As part of openDemocracy’s global investigation, many other undercover reporters visiting other such centres in Heartbeat’s network were told remarkably similar things, including incorrect information about cancer risks that was repeated by staff at some of these centres from Italy to Ecuador.
In Ukraine, Ministry of Health guidelines say that “healthcare providers” should “be respectful of the patient and be able to help her maintain her dignity”. Counsellors asked about abortion should only provide information on different procedures and never intimidate, condemn or force women into decisions.
But here’s the catch: the Kharkiv centre I contacted for help appears to fall beyond the ministry’s reach, as it isn’t – and doesn’t have to be – on the list of officially accredited healthcare organisations. This means there’s no state monitoring, or quality assessment, of its services to pregnant women.
Hillary Margolis, Human Rights Watch senior researcher on Europe and Central Asia and women’s rights called our findings “disturbing”.
“These centres prey on women and girls who are often at their most vulnerable”, she said, calling on governments to make sure that their advertising is clear so that “people understand immediately what these centres really represent.”
Kateryna Levchenko, the government’s commissioner for gender policy, said she was not aware of the centre in Kharkiv but that “counselling is a service” that should not be prohibited but regulated by “public organisations, and citizens themselves – if they see that a [government] approved standard is not being met, then they can apply to those institutions that issue a license to operate”.
From the US to Ukraine
Unlike in the US, where there are thousands of these anti-abortion pregnancy centres, they are not at the fore of public debate in Ukraine. Meanwhile, there have been several populist and nationalist political proposals in recent years to change the law and restrict Ukrainian women’s abortion rights.
openDemocracy’s investigation also comes amidst increasing signs of intensifying US Christian right activity and connections in Ukraine – including links to the ultra-conservative World Congress of Families network that holds big annual summits and lists Heartbeat as a previous partner on its website.
Since 1955, women in Ukraine have had legal rights to abortions on request, paid for by the state, through the 12th week of pregnancy (and after this period in cases of rape, incest, fetal deformities and threats to the woman’s health).
A 2017 bill would have limited legal abortions to cases of rape, fetal impairment, or to preserve the woman’s health. A previous 2013 bill tried to introduce criminal liability for abortion and fines for abortion ‘propaganda’. Each of these proposals was met with resistance and was ultimately rejected by parliament.
But January, a new cross-party group of nearly 300 MPs was unveiled under the banner: “Values. Dignity. Family”. One of this group’s leaders, Oleg Voloshin from the party of Putin’s ally Medvedchuk, said he hopes the ultra-conservative World Congress of Families network will hold their next global gathering in Kyiv.
The World Congress of Families is led by the US activist Brian Brown who visited Ukraine last year to participate in an ultra-conservative ‘family forum’ in Kyiv. This March, he met Voloshin and Sviatoslav Yurash, the young co-leader of the “Values. Dignity. Family” group in Ukraine’s parliament.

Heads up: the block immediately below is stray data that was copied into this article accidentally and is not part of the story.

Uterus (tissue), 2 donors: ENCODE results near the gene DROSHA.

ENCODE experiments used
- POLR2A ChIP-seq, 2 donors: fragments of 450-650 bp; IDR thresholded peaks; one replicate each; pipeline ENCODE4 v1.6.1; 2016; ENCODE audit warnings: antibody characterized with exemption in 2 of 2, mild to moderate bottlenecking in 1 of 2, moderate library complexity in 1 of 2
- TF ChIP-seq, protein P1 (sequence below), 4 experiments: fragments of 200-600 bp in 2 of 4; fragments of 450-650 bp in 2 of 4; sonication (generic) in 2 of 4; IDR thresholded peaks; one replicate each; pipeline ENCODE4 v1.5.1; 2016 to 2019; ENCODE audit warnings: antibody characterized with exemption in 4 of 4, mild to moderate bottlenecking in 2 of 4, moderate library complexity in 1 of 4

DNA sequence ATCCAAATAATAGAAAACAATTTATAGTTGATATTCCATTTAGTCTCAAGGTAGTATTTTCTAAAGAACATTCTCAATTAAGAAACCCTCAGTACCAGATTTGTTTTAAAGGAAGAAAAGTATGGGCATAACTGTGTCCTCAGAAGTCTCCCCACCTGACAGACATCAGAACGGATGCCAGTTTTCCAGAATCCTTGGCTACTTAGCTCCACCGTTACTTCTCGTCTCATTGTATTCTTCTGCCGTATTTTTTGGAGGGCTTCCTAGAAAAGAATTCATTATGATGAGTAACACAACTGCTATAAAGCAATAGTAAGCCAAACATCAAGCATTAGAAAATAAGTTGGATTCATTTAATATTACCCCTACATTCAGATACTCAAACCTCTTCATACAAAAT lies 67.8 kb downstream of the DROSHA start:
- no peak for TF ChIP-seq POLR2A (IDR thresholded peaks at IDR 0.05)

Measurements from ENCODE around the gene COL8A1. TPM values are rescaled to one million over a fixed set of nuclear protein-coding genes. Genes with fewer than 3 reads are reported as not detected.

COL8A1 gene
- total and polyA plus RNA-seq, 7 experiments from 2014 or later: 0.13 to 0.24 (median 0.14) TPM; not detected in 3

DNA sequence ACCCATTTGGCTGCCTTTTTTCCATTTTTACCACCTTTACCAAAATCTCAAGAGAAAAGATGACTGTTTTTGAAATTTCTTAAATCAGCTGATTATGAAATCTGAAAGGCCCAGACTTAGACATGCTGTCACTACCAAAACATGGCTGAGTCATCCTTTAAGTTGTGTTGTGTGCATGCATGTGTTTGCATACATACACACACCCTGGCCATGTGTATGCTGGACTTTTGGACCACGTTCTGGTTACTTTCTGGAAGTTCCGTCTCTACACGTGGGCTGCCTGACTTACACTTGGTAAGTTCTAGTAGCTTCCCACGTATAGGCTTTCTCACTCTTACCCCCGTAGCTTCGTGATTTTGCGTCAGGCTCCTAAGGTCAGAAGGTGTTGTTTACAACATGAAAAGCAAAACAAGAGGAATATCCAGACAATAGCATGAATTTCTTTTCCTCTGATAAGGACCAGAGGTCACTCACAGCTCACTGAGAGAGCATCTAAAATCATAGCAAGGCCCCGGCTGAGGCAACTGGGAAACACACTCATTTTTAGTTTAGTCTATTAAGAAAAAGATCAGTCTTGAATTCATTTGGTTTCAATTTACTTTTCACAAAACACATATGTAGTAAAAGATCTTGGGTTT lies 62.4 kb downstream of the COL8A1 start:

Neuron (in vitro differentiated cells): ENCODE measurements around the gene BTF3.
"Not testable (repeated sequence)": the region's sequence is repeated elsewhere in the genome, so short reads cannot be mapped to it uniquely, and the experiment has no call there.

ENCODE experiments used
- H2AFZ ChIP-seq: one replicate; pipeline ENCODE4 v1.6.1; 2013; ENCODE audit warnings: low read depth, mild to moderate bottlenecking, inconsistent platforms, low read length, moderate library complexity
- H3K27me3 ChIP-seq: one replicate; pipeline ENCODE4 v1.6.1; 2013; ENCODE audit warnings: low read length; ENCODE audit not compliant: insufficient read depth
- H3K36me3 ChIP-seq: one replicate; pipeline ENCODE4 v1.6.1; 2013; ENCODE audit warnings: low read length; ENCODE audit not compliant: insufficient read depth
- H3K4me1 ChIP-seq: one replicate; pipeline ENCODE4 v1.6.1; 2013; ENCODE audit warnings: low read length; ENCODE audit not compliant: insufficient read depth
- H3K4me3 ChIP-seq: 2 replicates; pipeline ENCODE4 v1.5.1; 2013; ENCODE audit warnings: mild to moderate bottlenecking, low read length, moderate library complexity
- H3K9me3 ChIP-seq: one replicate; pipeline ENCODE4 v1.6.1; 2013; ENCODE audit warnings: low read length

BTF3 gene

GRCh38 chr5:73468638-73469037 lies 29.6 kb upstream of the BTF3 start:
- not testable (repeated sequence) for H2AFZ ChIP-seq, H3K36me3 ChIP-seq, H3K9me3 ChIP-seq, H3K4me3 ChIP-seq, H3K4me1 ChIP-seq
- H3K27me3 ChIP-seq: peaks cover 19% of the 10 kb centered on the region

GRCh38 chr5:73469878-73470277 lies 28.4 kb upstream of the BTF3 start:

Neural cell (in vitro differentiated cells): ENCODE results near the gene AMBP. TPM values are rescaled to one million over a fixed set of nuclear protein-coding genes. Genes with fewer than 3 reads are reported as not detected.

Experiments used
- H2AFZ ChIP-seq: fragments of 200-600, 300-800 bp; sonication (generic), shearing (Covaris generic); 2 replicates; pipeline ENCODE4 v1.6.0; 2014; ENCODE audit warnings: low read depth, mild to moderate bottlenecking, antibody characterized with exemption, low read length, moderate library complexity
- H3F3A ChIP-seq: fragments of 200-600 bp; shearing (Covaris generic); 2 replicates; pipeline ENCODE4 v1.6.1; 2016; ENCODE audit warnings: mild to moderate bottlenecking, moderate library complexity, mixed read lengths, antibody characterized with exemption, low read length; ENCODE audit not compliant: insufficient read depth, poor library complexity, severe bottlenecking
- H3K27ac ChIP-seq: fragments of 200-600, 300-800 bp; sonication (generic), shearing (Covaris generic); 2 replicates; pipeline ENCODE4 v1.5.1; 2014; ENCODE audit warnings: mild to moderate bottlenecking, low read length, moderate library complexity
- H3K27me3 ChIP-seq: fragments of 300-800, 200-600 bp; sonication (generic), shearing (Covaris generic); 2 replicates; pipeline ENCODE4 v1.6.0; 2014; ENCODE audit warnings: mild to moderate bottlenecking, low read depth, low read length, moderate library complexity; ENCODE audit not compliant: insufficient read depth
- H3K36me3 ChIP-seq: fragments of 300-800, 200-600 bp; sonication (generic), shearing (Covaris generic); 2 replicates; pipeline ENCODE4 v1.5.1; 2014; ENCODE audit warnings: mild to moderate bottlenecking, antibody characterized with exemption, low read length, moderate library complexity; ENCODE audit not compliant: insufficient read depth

“We agreed to coordinate efforts in everything, adopt international experience in legislation… and also do everything to prove: that to be part of the modern world there is no need to bury our eternal values under the cover of a rainbow flag, wrote Voloshin on Facebook, posting a picture of himself and Brown.
The World Congress of Families also has significant Russian ties. It was founded after a 1995 Moscow meeting. Alexei Komov, a close associate of ‘Orthodox oligarch’ Konstantin Malofeev, is on the board of the US group behind it.
Olena Suslova, a researcher and human rights activist who founded the Women’s Information Consultative Center, says such ties between Russian and US ultra-conservatives are a major driver of anti-abortion initiatives in Ukraine.
These initiatives intensified, she said, after 2010 when President V. Yanukovych entered office and a wide range of church-related NGOs were established.
Success and shame
Founded in 2003, the Kharkiv centre reaches hundreds of mainly “unbelieving” women a year, “who are seeking abortion as a way out of the crisis of an unplanned pregnancy”, its director Elena Batina claimed in 2015.
The Kharkiv centre has no known links to the World Congress of Families but Heartbeat has given it small grants in recent years. In 2016, Heartbeat’s president Jor-El Godsey also praised Batina at a 2016 anti-abortion summit in Atlanta, saying that she “has been instrumental in fanning to flame the work of pregnancy help organisations across Eastern Europe”.
A ‘success story’ celebrated on Heartbeat’s website is about a child it claims was born after Kharkiv centre staff prayed and persuaded her mother to give birth.
Others, however, have questioned the effectiveness of these centres. Halyna Maistruk at Ukraine’s Women’s Health and Family Planning foundation argues that the number of abortions women have will only decrease if more people have access to sex education and contraception, both of which are currently limited).
“We still have Soviet-educated teachers who don’t want to talk to children about such topics and we still have parents who don’t speak to children about them”, said Maistruk. Meanwhile the Kharkiv centre does have programmes for teenagers – teaching abstinence and “true love waits”.Print